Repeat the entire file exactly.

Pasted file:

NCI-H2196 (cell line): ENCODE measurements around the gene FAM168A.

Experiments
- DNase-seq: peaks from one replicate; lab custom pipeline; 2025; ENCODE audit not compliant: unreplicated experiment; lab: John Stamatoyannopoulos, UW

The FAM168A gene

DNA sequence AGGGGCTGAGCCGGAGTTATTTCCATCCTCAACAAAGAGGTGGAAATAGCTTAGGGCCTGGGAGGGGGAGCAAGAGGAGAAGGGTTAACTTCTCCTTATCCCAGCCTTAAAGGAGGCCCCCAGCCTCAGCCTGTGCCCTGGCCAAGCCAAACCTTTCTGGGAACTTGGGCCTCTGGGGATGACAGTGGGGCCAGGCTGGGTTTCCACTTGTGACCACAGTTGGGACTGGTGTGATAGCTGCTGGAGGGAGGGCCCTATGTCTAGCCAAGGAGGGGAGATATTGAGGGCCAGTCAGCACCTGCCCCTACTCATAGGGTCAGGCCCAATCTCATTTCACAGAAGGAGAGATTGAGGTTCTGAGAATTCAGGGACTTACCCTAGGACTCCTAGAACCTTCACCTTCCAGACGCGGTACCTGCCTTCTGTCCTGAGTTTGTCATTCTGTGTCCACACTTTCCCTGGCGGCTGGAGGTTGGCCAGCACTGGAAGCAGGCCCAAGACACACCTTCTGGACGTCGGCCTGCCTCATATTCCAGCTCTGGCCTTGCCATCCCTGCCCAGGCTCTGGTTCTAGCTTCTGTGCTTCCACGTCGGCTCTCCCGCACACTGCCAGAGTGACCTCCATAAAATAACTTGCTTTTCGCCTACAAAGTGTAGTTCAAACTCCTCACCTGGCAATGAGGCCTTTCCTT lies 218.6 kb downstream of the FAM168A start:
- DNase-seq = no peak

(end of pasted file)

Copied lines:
NCI-H2196 (cell line): ENCODE measurements around the gene FAM168A.

Experiments
- DNase-seq: peaks from one replicate; lab custom pipeline; 2025; ENCODE audit not compliant: unreplicated experiment; lab: John Stamatoyannopoulos, UW

The FAM168A gene

DNA sequence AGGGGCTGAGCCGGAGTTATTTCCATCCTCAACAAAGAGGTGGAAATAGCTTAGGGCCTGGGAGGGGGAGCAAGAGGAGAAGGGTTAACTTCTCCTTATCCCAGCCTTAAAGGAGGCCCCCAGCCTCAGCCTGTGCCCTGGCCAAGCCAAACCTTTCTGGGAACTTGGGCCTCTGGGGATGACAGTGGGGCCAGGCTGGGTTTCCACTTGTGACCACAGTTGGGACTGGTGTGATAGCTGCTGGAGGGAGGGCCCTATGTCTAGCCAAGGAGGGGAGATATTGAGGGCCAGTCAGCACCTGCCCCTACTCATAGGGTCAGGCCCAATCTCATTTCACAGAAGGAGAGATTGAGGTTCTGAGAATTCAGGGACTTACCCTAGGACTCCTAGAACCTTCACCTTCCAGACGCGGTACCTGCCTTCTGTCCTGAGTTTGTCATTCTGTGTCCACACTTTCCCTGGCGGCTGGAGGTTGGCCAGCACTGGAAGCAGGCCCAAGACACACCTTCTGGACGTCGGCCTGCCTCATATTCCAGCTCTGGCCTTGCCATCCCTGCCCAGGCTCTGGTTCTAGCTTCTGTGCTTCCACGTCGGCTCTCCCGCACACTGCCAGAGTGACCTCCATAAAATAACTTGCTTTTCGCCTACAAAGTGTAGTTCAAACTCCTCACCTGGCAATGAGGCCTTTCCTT lies 218.6 kb downstream of the FAM168A start:
- DNase-seq = no peak